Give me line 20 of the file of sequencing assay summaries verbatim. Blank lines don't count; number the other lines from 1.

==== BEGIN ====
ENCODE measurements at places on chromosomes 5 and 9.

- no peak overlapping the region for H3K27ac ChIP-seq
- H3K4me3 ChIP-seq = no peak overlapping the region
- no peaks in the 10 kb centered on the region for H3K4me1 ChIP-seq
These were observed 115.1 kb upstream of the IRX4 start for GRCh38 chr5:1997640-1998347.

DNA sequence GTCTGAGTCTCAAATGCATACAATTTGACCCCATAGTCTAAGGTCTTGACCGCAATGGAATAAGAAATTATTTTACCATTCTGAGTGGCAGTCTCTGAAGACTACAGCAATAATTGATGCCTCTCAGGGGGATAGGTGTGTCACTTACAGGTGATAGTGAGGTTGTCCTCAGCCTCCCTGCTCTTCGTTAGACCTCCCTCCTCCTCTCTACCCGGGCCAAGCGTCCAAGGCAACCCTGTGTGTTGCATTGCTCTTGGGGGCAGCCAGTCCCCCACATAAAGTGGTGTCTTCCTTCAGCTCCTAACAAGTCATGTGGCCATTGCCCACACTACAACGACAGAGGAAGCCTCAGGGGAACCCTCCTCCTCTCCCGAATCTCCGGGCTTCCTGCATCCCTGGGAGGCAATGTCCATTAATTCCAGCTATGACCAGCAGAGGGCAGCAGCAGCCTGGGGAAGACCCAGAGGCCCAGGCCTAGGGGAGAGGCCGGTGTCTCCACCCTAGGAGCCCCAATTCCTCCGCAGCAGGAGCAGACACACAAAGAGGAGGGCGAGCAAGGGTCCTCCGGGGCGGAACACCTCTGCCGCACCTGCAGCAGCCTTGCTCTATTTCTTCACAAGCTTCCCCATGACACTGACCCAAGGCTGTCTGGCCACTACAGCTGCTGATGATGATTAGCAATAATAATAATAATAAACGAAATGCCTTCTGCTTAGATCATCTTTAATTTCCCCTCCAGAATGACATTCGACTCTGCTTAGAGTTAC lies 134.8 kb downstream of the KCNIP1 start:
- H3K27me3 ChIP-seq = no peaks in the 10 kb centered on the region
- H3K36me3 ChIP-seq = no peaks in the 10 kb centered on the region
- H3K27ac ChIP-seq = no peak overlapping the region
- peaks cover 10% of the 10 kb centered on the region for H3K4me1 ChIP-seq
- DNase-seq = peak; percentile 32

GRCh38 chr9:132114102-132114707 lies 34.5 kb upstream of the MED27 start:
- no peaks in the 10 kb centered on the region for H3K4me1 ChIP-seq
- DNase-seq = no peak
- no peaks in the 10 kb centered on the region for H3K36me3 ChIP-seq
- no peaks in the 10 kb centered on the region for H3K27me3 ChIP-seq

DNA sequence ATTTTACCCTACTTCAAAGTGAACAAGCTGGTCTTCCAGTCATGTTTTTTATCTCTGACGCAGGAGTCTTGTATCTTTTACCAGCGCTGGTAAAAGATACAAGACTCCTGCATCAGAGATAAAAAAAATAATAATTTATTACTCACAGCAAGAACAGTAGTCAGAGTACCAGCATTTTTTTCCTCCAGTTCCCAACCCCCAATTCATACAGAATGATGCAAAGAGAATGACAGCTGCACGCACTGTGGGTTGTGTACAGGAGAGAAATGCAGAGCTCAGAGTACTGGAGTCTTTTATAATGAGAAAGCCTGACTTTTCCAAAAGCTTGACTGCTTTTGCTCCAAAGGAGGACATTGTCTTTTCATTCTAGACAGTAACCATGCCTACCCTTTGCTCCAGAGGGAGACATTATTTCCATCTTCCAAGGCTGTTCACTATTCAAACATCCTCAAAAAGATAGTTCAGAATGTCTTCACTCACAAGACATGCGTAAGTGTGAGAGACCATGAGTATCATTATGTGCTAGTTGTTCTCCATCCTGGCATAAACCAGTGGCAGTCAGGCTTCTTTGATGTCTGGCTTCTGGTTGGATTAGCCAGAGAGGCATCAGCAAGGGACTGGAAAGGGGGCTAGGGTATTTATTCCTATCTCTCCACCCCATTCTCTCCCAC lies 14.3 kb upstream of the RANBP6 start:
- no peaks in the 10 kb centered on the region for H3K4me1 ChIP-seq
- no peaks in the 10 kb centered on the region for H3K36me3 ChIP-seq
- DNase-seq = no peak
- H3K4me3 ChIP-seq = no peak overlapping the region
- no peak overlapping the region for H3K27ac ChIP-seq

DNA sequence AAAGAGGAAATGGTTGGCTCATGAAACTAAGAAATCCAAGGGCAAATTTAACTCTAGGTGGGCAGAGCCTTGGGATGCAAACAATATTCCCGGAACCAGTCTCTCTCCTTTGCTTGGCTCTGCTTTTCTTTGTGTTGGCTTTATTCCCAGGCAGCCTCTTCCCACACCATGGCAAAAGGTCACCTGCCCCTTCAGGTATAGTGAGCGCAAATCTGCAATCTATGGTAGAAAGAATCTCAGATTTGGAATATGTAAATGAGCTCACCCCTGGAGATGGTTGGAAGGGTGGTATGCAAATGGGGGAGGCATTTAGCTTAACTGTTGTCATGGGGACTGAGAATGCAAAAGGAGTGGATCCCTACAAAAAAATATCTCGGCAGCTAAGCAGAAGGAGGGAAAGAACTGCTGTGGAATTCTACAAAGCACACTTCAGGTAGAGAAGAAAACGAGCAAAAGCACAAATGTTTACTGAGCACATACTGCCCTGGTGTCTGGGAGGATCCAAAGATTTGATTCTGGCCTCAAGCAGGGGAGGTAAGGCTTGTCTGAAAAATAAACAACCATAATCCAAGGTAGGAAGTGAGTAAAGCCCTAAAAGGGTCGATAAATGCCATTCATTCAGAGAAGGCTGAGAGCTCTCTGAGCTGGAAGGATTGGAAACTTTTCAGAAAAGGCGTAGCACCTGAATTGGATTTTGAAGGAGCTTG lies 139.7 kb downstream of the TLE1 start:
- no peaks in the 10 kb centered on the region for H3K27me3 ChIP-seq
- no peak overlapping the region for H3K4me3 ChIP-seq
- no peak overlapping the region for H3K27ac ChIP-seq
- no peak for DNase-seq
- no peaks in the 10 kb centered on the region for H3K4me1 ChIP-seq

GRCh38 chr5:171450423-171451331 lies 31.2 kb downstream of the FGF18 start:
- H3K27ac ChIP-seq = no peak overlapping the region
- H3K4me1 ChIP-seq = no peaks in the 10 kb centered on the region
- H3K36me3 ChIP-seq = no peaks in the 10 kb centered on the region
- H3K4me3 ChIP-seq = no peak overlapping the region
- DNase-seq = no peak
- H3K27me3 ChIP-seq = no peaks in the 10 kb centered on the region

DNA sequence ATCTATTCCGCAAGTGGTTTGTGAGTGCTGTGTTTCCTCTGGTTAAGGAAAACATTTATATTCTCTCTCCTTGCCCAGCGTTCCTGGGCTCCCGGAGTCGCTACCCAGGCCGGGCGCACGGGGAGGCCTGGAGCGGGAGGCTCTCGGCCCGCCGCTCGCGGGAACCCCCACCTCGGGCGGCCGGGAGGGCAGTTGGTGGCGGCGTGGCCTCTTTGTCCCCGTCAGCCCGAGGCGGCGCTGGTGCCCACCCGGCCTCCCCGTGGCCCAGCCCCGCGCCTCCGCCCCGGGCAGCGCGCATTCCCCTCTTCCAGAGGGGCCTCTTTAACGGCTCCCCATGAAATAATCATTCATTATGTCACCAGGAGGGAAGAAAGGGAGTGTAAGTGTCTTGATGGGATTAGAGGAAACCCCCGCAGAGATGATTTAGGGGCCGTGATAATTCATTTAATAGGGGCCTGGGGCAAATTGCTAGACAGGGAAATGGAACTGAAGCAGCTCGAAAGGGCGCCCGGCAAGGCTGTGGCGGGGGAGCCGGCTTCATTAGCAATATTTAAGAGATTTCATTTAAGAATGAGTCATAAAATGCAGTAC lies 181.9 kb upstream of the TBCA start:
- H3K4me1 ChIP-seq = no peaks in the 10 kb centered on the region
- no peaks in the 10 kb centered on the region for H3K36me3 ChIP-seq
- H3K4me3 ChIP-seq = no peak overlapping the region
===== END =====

- DNase-seq = no peak